How deep can I etch into my glass with RapidMask?
Will RapidMask work with all substrates?
For applications excluding glass, RapidMask may stain the substrate. The staining appears within two hours of film application to substrate. Testing the substrate is highly recommended. Please contact your PhotoBrasive representative with further questions. Special acrylic instructions: used alone, RapidMask is not a suitable film for use with acrylic substrates. The peel after sandblasting is very difficult and becomes more difficult if the film and substrate are soaked in water. Test all acrylic applications.
Which side of RapidMask should be applied to my glass or substrate?
Which side of RapidMask should I expose through?
I followed the instructions for setting up my exposure unit and the film turns dark blue but doesn't become brittle. Why?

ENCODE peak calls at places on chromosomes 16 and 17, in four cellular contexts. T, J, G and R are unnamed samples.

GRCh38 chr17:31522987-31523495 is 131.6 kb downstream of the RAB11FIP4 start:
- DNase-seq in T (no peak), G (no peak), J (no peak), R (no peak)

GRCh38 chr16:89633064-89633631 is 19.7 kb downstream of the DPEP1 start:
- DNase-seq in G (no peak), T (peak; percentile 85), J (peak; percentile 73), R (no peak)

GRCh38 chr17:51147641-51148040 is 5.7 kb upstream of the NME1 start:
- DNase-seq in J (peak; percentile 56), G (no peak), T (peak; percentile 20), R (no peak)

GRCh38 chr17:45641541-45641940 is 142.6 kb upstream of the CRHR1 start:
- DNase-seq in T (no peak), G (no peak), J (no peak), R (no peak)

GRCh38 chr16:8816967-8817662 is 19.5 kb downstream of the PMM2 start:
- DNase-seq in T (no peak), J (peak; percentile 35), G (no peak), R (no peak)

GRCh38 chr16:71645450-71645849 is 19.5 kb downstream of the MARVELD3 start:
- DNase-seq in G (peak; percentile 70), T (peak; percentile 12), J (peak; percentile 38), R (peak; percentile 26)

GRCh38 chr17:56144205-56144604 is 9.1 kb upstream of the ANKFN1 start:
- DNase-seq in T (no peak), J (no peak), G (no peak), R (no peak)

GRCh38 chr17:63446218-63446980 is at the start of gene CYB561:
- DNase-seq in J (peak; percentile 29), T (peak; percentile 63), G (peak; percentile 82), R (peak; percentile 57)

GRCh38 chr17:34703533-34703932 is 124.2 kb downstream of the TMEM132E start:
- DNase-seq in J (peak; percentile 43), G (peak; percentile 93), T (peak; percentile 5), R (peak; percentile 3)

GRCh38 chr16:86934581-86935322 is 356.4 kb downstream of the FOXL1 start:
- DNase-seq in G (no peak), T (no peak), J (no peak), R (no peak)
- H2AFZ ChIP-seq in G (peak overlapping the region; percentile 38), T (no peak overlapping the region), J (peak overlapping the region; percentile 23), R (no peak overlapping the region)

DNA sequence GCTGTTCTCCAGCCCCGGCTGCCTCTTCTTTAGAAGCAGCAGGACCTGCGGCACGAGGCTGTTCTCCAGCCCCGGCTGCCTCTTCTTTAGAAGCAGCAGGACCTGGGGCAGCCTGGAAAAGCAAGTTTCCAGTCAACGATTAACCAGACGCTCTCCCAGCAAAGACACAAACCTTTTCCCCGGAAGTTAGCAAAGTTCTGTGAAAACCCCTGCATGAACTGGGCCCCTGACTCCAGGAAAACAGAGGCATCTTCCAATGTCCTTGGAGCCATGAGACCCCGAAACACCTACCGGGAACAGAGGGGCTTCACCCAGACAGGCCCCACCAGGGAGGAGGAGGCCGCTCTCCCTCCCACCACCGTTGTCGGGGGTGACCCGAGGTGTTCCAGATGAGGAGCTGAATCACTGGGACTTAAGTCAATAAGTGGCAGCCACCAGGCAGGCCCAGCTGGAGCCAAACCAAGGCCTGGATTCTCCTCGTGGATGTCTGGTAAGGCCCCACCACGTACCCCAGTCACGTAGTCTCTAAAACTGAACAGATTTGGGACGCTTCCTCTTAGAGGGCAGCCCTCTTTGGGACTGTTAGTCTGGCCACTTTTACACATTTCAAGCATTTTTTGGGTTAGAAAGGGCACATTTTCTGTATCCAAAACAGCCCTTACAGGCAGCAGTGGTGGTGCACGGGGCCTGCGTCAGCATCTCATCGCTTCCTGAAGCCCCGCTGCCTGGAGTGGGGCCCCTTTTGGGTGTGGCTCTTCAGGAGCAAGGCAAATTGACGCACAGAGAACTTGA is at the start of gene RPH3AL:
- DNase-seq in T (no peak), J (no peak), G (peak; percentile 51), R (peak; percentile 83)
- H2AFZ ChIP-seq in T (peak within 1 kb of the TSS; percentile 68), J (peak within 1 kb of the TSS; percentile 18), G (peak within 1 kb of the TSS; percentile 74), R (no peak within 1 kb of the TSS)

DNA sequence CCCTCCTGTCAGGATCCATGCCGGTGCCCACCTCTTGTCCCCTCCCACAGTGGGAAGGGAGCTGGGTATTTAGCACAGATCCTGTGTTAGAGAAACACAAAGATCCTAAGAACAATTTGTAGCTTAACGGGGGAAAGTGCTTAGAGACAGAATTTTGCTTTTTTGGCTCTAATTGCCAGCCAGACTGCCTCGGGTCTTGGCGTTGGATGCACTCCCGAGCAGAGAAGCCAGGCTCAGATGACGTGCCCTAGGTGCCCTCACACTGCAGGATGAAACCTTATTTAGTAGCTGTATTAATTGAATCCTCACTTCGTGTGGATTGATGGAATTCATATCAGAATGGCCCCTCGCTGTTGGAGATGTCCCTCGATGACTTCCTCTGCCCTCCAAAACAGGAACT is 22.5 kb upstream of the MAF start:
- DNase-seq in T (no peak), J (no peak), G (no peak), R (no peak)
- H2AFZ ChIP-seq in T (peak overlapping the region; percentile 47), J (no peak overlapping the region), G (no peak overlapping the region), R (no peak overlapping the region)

How do I know if RapidMask is exposed properly?
Why must I use photonegative artwork instead of photopositive artwork?
RapidMask does not require a washout step. How does it work?
How do I apply RapidMask to my substrate?
6. ultrapro photoresist
How do I know which side is the dull (emulsion) side of UltraPro?
How long can UltraPro be stored on release paper?
How do I know when UltraPro is dry/ready for use?
UltraPro is usually ready to use once it has returned to a solid color. If the carrier sheet is difficult to remove, this means there is still some moisture between the carrier and the emulsion. Allow the film to dry a little longer, and this should make carrier removal easier.
How long can UltraPro dry at room temperature?
The film should not be left exposed for extended periods after it is completely dry. This will cause loss of adhesive capability. Masks that will not be used right away should be stored on release paper.